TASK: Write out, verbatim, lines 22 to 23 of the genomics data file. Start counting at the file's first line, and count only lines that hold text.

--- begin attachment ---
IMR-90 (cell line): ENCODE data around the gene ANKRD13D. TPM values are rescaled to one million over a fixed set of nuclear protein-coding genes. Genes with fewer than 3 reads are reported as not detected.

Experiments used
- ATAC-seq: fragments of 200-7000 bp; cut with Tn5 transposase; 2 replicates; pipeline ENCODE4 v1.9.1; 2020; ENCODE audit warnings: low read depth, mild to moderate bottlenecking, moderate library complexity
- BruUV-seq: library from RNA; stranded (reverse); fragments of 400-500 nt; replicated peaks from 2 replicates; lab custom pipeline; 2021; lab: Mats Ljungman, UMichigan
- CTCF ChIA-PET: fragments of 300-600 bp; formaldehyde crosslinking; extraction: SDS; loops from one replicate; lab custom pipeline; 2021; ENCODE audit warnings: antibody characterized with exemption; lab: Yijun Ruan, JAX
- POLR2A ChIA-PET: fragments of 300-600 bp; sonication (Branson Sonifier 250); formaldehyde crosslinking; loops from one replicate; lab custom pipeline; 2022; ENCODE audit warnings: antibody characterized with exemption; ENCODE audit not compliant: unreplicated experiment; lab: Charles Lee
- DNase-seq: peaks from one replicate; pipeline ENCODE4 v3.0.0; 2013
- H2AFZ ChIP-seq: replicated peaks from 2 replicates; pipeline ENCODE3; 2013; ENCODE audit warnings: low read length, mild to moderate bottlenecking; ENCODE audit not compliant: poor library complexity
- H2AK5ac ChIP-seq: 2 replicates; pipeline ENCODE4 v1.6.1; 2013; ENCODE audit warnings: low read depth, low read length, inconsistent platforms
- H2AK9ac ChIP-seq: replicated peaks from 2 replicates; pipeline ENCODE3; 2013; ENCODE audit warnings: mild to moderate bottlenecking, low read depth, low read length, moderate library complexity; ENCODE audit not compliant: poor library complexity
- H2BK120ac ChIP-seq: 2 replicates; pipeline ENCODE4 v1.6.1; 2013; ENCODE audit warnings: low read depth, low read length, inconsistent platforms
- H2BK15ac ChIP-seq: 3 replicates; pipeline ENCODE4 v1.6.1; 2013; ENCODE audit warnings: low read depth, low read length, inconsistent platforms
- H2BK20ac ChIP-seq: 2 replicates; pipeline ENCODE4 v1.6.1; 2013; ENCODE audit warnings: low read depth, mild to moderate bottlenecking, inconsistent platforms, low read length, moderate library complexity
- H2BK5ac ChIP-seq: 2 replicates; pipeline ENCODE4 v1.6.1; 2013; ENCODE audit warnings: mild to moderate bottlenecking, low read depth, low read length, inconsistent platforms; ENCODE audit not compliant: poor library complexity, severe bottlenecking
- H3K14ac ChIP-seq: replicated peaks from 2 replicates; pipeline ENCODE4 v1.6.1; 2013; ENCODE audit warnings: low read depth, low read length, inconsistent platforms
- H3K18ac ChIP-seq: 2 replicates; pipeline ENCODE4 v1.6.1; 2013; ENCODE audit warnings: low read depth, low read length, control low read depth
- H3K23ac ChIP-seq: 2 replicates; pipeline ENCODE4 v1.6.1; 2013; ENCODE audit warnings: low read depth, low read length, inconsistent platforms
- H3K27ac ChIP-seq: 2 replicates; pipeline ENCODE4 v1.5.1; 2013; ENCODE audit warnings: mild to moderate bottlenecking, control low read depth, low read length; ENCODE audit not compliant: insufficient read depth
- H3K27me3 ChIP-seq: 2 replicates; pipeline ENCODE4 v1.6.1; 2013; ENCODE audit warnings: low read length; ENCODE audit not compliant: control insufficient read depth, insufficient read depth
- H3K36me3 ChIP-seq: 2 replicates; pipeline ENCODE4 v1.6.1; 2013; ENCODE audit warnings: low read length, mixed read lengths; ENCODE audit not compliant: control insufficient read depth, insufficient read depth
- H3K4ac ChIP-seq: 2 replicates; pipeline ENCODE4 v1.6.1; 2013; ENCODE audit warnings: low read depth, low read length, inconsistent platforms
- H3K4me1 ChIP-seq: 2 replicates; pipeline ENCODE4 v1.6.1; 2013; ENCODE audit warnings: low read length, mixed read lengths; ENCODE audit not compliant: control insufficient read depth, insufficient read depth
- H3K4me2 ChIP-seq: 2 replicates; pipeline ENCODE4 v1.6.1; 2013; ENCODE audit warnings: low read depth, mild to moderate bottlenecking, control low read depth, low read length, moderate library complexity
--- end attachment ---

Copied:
- H3K4me1 ChIP-seq: 2 replicates; pipeline ENCODE4 v1.6.1; 2013; ENCODE audit warnings: low read length, mixed read lengths; ENCODE audit not compliant: control insufficient read depth, insufficient read depth
- H3K4me2 ChIP-seq: 2 replicates; pipeline ENCODE4 v1.6.1; 2013; ENCODE audit warnings: low read depth, mild to moderate bottlenecking, control low read depth, low read length, moderate library complexity